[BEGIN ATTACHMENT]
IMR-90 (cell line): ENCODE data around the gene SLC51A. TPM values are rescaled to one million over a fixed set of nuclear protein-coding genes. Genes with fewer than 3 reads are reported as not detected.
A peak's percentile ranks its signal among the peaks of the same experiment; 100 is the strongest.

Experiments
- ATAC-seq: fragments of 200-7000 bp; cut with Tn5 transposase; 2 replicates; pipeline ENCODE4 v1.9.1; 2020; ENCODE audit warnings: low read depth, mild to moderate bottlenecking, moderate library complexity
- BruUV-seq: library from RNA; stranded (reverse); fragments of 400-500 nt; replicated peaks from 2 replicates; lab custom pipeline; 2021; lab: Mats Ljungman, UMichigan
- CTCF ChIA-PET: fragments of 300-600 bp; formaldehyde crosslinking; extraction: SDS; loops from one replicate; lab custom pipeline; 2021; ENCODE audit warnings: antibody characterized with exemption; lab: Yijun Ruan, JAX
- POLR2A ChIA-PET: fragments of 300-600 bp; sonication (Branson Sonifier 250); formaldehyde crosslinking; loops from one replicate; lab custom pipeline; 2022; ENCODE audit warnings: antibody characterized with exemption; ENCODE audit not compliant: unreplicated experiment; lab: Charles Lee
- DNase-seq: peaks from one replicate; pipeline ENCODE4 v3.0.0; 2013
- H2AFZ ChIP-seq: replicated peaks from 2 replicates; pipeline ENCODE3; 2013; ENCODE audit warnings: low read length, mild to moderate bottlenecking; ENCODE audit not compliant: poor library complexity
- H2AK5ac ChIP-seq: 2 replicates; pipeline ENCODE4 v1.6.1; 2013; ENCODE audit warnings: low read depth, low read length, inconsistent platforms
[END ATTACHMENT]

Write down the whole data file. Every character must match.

IMR-90 (cell line): ENCODE data around the gene SLC51A. TPM values are rescaled to one million over a fixed set of nuclear protein-coding genes. Genes with fewer than 3 reads are reported as not detected.
A peak's percentile ranks its signal among the peaks of the same experiment; 100 is the strongest.

Experiments
- ATAC-seq: fragments of 200-7000 bp; cut with Tn5 transposase; 2 replicates; pipeline ENCODE4 v1.9.1; 2020; ENCODE audit warnings: low read depth, mild to moderate bottlenecking, moderate library complexity
- BruUV-seq: library from RNA; stranded (reverse); fragments of 400-500 nt; replicated peaks from 2 replicates; lab custom pipeline; 2021; lab: Mats Ljungman, UMichigan
- CTCF ChIA-PET: fragments of 300-600 bp; formaldehyde crosslinking; extraction: SDS; loops from one replicate; lab custom pipeline; 2021; ENCODE audit warnings: antibody characterized with exemption; lab: Yijun Ruan, JAX
- POLR2A ChIA-PET: fragments of 300-600 bp; sonication (Branson Sonifier 250); formaldehyde crosslinking; loops from one replicate; lab custom pipeline; 2022; ENCODE audit warnings: antibody characterized with exemption; ENCODE audit not compliant: unreplicated experiment; lab: Charles Lee
- DNase-seq: peaks from one replicate; pipeline ENCODE4 v3.0.0; 2013
- H2AFZ ChIP-seq: replicated peaks from 2 replicates; pipeline ENCODE3; 2013; ENCODE audit warnings: low read length, mild to moderate bottlenecking; ENCODE audit not compliant: poor library complexity
- H2AK5ac ChIP-seq: 2 replicates; pipeline ENCODE4 v1.6.1; 2013; ENCODE audit warnings: low read depth, low read length, inconsistent platforms